To the Editor:
Paul and Wang articulate a common Christian view of war in their column (“U.S. must pursue justice in tune with Christ,” 10/11). Theirs, however, is not the only perspective. Indeed, in his Summa Theologiae, St. Thomas Aquinas disputes the notion that war is inherently evil, unlawful, and sinful and lists three requirements for a “just war:” the authority of a legitimate sovereign, a just cause (“those who are attacked should be attacked because they deserve it on account of some fault”), and a rightful intention (“the advancement of good, or the avoidance of evil”).
Furthermore, one scholar has interpreted Aquinas’s just war as an act of profound charity, rooted in love of neighbor and of God; a refusal to act when the circumstances warrant it constitutes a “failure” to express that love.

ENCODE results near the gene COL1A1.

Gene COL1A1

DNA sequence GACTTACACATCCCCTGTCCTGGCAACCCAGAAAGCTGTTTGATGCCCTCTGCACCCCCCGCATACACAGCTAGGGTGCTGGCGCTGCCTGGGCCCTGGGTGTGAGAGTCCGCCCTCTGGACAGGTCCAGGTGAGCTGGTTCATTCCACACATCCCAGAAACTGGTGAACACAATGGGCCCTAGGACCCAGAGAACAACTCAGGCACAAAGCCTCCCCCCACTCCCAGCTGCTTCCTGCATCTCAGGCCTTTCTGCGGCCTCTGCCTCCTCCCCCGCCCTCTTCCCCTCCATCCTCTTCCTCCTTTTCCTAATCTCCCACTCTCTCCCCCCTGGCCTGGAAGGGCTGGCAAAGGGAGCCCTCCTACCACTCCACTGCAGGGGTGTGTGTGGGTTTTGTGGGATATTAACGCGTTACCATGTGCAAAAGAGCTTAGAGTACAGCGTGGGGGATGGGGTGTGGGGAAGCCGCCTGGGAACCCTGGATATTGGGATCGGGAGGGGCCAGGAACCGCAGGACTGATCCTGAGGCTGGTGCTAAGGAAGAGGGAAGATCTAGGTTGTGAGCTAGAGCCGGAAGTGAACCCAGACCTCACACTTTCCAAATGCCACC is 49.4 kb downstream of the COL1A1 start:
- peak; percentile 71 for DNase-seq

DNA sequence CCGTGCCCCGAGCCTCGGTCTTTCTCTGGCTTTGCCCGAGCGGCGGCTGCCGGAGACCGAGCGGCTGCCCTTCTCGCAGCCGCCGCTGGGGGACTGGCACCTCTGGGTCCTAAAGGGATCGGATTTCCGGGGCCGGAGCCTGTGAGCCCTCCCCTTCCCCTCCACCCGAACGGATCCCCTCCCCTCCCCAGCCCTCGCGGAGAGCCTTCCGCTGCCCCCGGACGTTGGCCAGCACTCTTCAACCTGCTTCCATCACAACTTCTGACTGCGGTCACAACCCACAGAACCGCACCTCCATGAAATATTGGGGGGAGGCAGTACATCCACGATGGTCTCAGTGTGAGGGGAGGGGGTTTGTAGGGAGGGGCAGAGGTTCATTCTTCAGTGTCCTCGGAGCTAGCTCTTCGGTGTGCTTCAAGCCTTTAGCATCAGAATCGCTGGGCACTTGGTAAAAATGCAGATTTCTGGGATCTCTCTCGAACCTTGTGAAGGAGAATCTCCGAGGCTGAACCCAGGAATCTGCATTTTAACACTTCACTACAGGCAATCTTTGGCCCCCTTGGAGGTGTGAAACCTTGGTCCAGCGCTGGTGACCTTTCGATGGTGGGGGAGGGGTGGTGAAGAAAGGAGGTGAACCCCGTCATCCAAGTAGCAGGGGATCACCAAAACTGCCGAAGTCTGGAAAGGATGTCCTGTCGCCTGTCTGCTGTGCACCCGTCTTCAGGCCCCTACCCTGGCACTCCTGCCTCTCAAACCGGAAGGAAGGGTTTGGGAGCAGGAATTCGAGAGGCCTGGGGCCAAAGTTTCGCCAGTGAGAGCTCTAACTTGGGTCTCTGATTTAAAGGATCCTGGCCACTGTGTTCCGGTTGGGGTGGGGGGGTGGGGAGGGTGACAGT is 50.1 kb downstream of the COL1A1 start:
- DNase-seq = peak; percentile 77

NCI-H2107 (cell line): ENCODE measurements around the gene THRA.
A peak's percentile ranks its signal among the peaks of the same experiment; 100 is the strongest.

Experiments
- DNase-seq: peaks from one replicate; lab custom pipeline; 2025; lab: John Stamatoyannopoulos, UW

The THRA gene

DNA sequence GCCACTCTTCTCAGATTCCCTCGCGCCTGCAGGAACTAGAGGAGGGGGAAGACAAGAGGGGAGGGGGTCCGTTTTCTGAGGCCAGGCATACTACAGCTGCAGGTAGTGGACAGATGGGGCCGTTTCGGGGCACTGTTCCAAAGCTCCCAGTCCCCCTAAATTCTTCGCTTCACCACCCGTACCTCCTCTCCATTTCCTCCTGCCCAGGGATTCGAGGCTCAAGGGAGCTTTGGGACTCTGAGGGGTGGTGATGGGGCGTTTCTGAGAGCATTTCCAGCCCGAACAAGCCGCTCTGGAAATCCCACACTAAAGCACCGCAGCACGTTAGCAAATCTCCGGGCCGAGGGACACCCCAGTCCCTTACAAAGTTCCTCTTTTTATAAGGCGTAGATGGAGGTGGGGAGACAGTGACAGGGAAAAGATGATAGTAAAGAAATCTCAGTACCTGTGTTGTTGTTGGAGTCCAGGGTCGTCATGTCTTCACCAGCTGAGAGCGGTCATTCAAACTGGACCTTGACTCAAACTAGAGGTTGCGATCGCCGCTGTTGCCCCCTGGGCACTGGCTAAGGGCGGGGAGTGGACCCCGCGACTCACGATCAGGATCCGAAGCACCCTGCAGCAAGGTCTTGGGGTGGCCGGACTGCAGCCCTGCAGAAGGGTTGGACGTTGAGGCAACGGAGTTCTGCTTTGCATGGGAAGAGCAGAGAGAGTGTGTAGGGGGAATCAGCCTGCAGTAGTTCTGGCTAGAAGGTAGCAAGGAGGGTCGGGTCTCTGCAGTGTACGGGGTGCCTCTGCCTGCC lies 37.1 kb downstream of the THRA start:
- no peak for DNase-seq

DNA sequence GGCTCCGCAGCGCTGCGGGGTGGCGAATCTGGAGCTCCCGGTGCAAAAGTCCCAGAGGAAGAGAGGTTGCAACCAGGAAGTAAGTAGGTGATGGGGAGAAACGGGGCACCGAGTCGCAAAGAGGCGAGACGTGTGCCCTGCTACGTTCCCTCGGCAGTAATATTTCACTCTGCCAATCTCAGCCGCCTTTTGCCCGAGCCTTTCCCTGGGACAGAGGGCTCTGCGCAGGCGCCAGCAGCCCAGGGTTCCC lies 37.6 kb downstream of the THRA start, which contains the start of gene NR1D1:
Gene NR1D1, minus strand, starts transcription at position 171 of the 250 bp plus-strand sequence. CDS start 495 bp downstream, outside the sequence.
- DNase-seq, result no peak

In the past, when this country encountered these uncompromising foes, such as the Nazis, we did not seek a peaceful co-existence (which would have meant the survival of an oppressive, racist regime). Rather, we acted and sought to defeat and destroy Nazism and the perpetrators of totalitarianism and genocide, relegating them to “history’s unmarked grave of discarded lies.”
A similar call to duty echoes now in our own time. Our leader is legitimate; our cause is just; our intentions are rightful. Our war on terrorism is a just one, and as a Christian, I unwaveringly support it. How can one who loves his neighbor do any less?
David M. Reisch ’03
October 11, 2001